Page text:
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Black amaranth muesli from Bolivia to showcase FAO's 'mountain food' logo

Niamh Michail

By Niamh Michail+

03-Oct-2016
Last updated on 04-Oct-2016 at 09:17 GMT2016-10-04T09:17:28Z

Appointed experts will periodically test random samples of products bearing the logo to ensure they meet all guidelines.  © FAO
Appointed experts will periodically test random samples of products bearing the logo to ensure they meet all guidelines. © FAO

The UN's Food and Agricultural Organisation (FAO) and Slow Food have created a logo for mountain foods to ensure producers receive a fair compensation, help consumers make informed choices and protect endangered products.

'Flor de leche' cheese and black amaranth muesli from Bolivia; purple rice from the Indian Himalayas; and rosehip tea from Kyrgyzstan are just some of the flagship products that will bear the logo.

The label is a voluntary communication tool, as opposed to a formal certification scheme, that allows producers to make their products stand out and helps consumers to identify them from competitor products.

It is an important step in preventing endangered mountain crops and products – an integral part of cultural and biological diversity – from being lost, say its creators.

Rosalaura Romeo, program officer at the Mountain Partnership Secretariat told FoodNavigator: “We conducted a market analysis that shows that consumers link mountain products with the concept of purity and quality and are ready to pay a premium prices to purchase them. At the moment, most mountain products are sold in markets jointly with products from the lowland, produced with intensive agriculture techniques.

“The mountain farmers who produce smaller volumes do not normally receive a premium price for the high quality and the extra work. The label will help consumers to identify high quality mountain products in the market and bring them to pay a little bit extra which in turn will go to the producers."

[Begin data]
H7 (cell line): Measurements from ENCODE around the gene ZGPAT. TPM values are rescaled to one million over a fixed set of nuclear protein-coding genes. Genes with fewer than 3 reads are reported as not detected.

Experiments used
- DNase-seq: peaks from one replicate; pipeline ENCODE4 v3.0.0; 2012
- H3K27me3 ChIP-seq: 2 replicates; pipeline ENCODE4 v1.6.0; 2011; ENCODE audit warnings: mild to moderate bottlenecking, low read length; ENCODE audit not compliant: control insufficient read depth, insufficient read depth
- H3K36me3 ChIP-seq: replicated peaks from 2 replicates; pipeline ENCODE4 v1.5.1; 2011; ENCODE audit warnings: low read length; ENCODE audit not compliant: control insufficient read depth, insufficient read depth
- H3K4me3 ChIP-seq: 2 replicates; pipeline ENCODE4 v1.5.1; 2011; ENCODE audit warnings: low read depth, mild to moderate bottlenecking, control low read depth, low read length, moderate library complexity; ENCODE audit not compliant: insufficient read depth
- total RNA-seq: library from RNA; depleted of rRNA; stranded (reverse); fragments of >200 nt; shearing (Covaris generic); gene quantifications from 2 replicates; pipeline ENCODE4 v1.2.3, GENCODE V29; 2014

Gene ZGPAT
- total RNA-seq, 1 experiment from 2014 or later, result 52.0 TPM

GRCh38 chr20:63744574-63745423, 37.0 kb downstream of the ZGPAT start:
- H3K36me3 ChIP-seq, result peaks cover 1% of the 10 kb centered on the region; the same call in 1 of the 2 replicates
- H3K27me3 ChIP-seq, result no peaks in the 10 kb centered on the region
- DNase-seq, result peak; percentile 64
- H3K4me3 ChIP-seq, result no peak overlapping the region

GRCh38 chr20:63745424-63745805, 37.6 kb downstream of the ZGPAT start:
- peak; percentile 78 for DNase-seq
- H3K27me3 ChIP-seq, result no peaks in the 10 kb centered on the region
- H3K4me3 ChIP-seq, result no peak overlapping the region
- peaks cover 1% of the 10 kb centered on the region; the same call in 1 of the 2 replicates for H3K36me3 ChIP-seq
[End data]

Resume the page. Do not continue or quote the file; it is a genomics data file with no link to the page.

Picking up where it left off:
Still at the pilot stage, Romeo could not confirm how much of a price premium producers would receive, but said they were working with "progressive retailers" to ensure that the products could be sold at a higher price on markets.

© Alessia Vita

The price of amaranth plummeted from $130 (€116) in 2015 to $45 (€40) in 2016 due to unusual climate events and excessive undifferentiated supply, hitting small-scale mountain producers badly, according to the FAO.

By focusing on product differentiation, such as highlighting the qualities of rarer varieties like black amaranth, the project could cushion mountain producers from such price crashes.

Joining the initiative costs nothing, making it much more accessible than other formal certification schemes, and the producers also become part of the Mountain network, giving them access to other forms of support as well as online visibility.

Black amaranth muesli

The partnership has already found a distributor for the black amaranth produced by rural communities in Bolivia, Irupana, a company which specialises in organic food production with a particular focus on Andean cereals.

Another flagship product is a variety of apricot grown in the remote mountainous region of Batken in Kyrgyzstan. Foreign buyers in Germany have already expressed an interest, said Romeo.

According to Romeo, there is a need for economically marginalised mountain communities to benefit from their own label. “Mountain communities are among the poorest of the world. Mountain products have the potential to improve their local economies," said Romeo.

“Worldwide demand is on the rise for quality foods and beverages produced in mountain areas, such as coffee, honey, herbs and spices, as well as handicrafts and cosmetics. Small-scale mountain businesses cannot compete with lower prices and larger volumes of lowland production, but they can focus on specific markets and tap into the rising demand for sustainable, high quality, fair trade products.”

© Alessia Vita

This marginalisation is partly due to remoteness of their location, which can hinder access to markets and other services such as credit information, but also the high number of middlemen in the supply chain which means they do not always receive a fair price.

The label is just one element of the project, and produces can apply for support at other parts of the production cycle, such as helping producers set up associations or providing technical advice on cultivation and storage.

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